Moving Preakness would require change in state law, officials say

As city officials pledged a fight to keep the Preakness in Baltimore, others pointed out Monday that state law prohibits the horse race from being moved to another track in Maryland.

Over the weekend, Sal Sinatra, vice president and general manager of the Maryland Jockey Club, floated the idea of moving the Preakness from Baltimore's Pimlico Race Course to Laurel Park in Anne Arundel County.


But in an interview Monday, Sinatra said he's "fairly confident" he can make enough of a profit at Laurel to keep Pimlico open for at least a spring racing season that would continue to include the Preakness.

"I know it would be a hardship on Baltimore if the Preakness and Pimlico were to go away," Sinatra said. "We are one of the few lifelines in that area now."


He said he had no timetable for making a decision, and said he was not aware of a state law restricting a move.

Under a Maryland law passed in 1987, the Preakness can be moved to another track in the state "only as a result of a disaster or emergency." That law, which is part of the state's regulations on businesses, would need to be changed by the Maryland General Assembly to move the high-profile race, according to the state attorney general's office and others.

The language was part of a bill that legalized — among other things — Sunday racing at Pimlico, where the Preakness recently held its 140th running.

During a hearing on the legislation at the time, a state senator asked one of the track's then-owners whether he was OK with the provision preventing a transfer of the Preakness elsewhere in the state. The owner said it would be OK if the amendment allowed for an exception for an unforeseen event, such as a fire, according to Sandy Brantley, an assistant attorney general who advises state lawmakers.

Given the law, the path for moving the Preakness from Baltimore to Laurel Park would have to go through Annapolis, officials said.

"In order to transfer it permanently, you'd have to get some legislative relief," said J. Michael Hopkins, executive director of the Maryland Racing Commission, which regulates the state's racing industry.

The Maryland Racing Commission meets Tuesday at Pimlico, and one of the agenda items is an update from the Maryland Jockey Club.

Gov. Larry Hogan, who is attending a conference in Las Vegas, declined through a spokeswoman to discuss a potential Preakness move.


"The governor believes Preakness is a great 140-year Baltimore tradition, as well as an important economic driver for both the state and Baltimore City," said Hogan's spokeswoman, Erin Montgomery.

Neither House Speaker Michael E. Busch nor Senate President Thomas V. Mike Miller, the powerful Democratic leaders of the General Assembly, responded to requests for comment Monday.

Baltimore officials, however, were bracing for a fight to keep the second jewel of horse racing's Triple Crown in the city.

Baltimore City Councilwoman Rochelle "Rikki" Spector, who represents the Pimlico area, said it's "imperative" that the Preakness stays in Baltimore. She hopes to meet soon with Jockey Club officials to discuss the race's future.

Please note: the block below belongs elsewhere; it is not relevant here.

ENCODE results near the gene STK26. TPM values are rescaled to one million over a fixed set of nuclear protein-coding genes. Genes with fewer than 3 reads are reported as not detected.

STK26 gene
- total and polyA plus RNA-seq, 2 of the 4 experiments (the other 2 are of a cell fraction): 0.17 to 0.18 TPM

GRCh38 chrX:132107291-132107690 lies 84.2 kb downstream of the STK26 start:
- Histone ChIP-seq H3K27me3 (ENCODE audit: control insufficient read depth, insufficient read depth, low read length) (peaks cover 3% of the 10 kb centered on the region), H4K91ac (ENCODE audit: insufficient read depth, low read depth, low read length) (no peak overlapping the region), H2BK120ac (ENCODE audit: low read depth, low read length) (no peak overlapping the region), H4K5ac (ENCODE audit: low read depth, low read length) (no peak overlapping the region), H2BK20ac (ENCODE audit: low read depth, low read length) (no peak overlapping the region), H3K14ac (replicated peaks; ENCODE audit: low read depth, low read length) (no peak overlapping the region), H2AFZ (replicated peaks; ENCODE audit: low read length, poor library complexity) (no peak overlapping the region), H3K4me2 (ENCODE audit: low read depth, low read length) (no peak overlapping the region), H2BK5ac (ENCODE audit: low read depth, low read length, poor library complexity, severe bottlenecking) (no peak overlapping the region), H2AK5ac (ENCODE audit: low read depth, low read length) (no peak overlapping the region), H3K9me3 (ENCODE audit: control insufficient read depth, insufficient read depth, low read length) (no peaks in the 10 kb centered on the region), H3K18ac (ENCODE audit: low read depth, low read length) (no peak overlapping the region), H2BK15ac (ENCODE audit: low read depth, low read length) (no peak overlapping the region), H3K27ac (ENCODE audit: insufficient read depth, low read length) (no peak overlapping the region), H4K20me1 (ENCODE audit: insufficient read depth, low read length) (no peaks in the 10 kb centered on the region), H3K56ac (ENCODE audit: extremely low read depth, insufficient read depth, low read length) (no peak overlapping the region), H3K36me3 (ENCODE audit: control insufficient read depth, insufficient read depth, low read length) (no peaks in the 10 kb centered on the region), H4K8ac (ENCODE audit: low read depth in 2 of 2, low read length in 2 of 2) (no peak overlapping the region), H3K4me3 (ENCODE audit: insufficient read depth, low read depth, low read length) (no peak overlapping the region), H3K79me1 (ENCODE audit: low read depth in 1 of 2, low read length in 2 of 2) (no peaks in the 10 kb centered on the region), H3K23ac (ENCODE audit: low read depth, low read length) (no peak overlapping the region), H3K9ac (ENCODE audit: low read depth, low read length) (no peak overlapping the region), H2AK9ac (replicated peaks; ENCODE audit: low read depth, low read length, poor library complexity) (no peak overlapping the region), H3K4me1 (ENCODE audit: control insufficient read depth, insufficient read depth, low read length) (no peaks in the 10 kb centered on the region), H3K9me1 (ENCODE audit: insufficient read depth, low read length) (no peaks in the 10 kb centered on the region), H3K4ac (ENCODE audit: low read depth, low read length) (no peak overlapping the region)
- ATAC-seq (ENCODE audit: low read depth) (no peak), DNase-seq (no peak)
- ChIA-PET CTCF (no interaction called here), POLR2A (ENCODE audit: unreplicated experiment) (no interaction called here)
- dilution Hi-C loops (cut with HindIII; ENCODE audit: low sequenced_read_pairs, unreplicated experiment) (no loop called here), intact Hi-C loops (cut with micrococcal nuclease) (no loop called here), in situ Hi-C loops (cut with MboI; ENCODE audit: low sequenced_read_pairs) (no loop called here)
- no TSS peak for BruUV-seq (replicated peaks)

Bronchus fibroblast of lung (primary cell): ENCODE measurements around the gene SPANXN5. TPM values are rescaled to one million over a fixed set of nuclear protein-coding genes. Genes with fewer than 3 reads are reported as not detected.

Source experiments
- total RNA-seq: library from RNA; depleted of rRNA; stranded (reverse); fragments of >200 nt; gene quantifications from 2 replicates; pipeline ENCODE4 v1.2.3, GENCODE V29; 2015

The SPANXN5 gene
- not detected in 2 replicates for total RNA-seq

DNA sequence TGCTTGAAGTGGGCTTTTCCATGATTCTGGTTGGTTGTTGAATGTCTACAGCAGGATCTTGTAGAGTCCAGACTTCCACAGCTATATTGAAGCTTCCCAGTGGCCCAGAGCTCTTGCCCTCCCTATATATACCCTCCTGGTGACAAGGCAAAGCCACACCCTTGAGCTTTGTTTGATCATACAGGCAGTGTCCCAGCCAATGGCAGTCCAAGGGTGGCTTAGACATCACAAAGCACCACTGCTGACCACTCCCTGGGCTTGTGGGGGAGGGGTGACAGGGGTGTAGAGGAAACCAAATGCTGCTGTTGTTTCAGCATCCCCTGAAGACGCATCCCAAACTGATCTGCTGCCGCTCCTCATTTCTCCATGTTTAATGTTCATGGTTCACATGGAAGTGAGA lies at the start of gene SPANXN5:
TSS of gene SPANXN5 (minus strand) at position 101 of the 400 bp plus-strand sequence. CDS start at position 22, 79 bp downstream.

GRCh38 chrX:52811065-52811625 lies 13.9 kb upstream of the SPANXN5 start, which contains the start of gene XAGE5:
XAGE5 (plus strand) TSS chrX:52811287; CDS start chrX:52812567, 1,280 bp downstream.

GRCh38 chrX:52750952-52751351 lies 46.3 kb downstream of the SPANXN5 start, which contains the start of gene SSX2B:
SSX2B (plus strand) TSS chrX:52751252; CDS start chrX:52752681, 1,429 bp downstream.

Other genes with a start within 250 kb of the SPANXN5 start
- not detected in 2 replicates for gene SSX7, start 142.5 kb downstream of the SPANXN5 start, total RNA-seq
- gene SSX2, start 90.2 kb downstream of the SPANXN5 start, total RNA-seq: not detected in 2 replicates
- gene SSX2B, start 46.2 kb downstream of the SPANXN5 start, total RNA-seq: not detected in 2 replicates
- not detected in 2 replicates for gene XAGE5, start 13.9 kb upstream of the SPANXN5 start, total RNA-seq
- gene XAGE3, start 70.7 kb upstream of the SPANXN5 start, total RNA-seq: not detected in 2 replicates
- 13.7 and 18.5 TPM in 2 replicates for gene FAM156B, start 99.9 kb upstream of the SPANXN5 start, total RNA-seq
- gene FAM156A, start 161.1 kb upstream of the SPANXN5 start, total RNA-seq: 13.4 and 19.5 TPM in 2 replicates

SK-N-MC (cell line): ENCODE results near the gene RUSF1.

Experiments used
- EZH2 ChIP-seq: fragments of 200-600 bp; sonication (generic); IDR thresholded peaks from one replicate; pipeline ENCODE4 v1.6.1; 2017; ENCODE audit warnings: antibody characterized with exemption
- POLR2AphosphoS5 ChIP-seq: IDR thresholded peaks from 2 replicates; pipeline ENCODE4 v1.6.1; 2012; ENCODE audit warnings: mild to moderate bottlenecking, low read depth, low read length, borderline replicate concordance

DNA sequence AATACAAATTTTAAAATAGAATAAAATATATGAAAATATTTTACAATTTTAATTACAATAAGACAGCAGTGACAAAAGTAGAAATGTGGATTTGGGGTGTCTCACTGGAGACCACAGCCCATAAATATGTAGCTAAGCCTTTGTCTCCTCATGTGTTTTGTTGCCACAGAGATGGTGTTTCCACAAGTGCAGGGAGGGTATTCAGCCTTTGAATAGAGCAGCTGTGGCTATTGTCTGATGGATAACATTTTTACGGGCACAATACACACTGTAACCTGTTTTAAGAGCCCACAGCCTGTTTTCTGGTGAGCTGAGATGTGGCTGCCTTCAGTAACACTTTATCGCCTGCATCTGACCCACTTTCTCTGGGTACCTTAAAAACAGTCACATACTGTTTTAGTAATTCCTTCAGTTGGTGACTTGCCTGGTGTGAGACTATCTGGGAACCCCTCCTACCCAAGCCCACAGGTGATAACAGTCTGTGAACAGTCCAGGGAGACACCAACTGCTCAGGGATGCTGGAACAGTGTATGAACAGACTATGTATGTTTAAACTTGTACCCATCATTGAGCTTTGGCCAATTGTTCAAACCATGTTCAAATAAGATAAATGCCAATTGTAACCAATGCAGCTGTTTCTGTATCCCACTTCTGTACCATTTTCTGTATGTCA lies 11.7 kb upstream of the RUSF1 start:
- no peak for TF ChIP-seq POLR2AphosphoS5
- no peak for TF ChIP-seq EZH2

"Baltimore City has been good to the Preakness and the Preakness has been good to Baltimore City. … I'm going to do everything in my power to make sure it stays that way," Spector said.

Howard Libit, a spokesman for Mayor Stephanie Rawlings-Blake, said it would be "inconceivable" to think of holding the Preakness anywhere but in Baltimore.


"The mayor will be reaching out to the owners of Pimlico and meeting with a number of elected officials to discuss the importance of the Preakness to the city," Libit said. "The mayor will continue to work with Pimlico's owners, the business community and elected officials to ensure that this tradition never leaves Baltimore."

Sinatra said keeping the Preakness at Pimlico depends on turning around the finances of the Jockey Club, which is owned by parent company the Stronach Group.

"In recent times, at least the last half-dozen years, we've been losing $3 million, $5 million, $6 million per year. I came on board to make it solvent again," Sinatra said.

The Stronach Group has turned around other tracks and hopes to do the same in Maryland, he said. "The question is: Where does the bulk of the investment go? Is it Laurel, or is it Pimlico?" Sinatra said.

So far, Laurel is in the lead. Laurel already has far more racing days, has a larger property and its main grandstand building is in better shape and newer than Pimlico's. Laurel also has absorbed horse-training operations that used to be at the Bowie Training Center.

Sinatra said his goal is to "build out" Laurel and have the Jockey Club break even or better "so we can keep both places."


Sinatra would like to add other entertainment options to Laurel to lure people to the track for racing and nonracing events.

"You have to use your facility for more than horses running around in circles," he said.

Sinatra said Saturday that he hoped to begin renovations at one of the tracks by June or July.

If the Jockey Club does try to move the Preakness, Sinatra said he isn't too worried about the issue becoming a political battle.

"We're open with the politicians. This isn't something we're doing in the middle of the night. … This will be discussed by all parties — the city, the state, everyone. We're here in Maryland to stay. We're not here to burn any bridges," Sinatra said.

Anne Arundel County would welcome the crowds and financial boon of holding the Preakness at Laurel Park but won't be lobbying for a move, said Owen McEvoy, a spokesman for County Executive Steve Schuh.


"This is something that has been talked about for so many years. Obviously, we'd welcome it, but we want to hear more about it," McEvoy said. "We are taking the wait-and-see approach."